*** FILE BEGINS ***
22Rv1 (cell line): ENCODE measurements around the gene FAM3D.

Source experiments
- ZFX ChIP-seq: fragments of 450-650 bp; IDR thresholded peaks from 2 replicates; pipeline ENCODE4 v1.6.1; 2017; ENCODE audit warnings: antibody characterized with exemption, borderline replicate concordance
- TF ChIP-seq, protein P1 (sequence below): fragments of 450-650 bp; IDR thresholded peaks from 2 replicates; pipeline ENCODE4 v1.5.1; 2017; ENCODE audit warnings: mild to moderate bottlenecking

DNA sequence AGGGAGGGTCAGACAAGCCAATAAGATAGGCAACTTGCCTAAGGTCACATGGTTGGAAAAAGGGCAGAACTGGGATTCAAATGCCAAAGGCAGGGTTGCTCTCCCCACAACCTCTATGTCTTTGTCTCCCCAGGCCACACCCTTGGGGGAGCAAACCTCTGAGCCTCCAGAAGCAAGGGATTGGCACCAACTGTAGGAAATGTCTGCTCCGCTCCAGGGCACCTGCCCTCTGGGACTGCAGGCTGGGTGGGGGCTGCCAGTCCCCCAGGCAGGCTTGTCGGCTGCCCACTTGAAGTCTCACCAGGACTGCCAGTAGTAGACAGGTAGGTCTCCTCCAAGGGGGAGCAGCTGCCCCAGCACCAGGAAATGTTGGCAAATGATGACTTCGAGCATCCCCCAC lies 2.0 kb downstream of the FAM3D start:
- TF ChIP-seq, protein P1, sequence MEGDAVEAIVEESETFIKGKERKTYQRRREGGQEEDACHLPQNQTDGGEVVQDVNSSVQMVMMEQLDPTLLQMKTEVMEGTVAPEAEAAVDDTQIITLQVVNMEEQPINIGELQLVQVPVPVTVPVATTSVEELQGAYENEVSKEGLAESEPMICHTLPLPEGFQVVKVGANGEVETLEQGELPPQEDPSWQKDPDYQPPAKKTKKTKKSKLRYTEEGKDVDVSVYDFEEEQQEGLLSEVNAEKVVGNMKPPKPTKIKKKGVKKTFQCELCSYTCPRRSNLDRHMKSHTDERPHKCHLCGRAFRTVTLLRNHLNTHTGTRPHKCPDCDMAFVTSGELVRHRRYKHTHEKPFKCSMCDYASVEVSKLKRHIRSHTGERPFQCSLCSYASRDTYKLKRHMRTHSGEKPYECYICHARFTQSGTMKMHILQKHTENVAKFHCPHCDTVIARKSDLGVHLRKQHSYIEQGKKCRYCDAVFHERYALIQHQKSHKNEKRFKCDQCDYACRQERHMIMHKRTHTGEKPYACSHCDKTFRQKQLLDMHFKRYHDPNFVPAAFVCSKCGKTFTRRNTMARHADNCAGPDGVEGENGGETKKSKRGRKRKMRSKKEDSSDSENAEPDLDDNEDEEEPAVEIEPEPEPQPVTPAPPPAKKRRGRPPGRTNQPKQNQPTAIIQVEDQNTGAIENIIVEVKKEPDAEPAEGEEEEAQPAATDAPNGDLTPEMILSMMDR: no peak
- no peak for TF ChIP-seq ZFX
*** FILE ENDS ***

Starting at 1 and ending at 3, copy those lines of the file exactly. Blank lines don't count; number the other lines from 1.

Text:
22Rv1 (cell line): ENCODE measurements around the gene FAM3D.

Source experiments
- ZFX ChIP-seq: fragments of 450-650 bp; IDR thresholded peaks from 2 replicates; pipeline ENCODE4 v1.6.1; 2017; ENCODE audit warnings: antibody characterized with exemption, borderline replicate concordance